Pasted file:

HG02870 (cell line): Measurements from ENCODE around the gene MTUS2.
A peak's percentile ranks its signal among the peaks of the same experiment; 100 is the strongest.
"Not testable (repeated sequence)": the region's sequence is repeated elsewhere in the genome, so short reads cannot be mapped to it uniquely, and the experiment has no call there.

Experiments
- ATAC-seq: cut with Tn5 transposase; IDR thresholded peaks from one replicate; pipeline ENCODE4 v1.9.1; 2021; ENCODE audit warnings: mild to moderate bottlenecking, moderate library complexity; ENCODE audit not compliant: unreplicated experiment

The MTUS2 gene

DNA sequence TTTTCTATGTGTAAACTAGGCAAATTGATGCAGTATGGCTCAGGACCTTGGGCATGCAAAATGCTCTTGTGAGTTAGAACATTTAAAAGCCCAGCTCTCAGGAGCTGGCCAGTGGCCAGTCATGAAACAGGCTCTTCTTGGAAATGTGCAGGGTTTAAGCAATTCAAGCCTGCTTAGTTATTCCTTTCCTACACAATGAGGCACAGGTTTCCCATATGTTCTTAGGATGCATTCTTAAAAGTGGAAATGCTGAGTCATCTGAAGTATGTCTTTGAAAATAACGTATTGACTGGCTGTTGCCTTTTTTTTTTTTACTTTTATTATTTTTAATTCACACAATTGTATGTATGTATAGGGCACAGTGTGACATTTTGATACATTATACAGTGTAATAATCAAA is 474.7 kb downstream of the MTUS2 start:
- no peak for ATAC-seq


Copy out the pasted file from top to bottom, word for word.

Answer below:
HG02870 (cell line): Measurements from ENCODE around the gene MTUS2.
A peak's percentile ranks its signal among the peaks of the same experiment; 100 is the strongest.
"Not testable (repeated sequence)": the region's sequence is repeated elsewhere in the genome, so short reads cannot be mapped to it uniquely, and the experiment has no call there.

Experiments
- ATAC-seq: cut with Tn5 transposase; IDR thresholded peaks from one replicate; pipeline ENCODE4 v1.9.1; 2021; ENCODE audit warnings: mild to moderate bottlenecking, moderate library complexity; ENCODE audit not compliant: unreplicated experiment

The MTUS2 gene

DNA sequence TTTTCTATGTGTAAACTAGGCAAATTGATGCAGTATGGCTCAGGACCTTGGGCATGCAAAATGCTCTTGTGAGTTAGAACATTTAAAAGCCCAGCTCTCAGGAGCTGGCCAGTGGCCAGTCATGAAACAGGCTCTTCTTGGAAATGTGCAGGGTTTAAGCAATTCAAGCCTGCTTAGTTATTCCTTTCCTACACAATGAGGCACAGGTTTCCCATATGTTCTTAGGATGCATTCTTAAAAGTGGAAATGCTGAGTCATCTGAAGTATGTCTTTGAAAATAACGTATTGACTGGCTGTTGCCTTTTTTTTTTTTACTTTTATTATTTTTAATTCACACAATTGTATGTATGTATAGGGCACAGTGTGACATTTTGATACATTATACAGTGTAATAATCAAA is 474.7 kb downstream of the MTUS2 start:
- no peak for ATAC-seq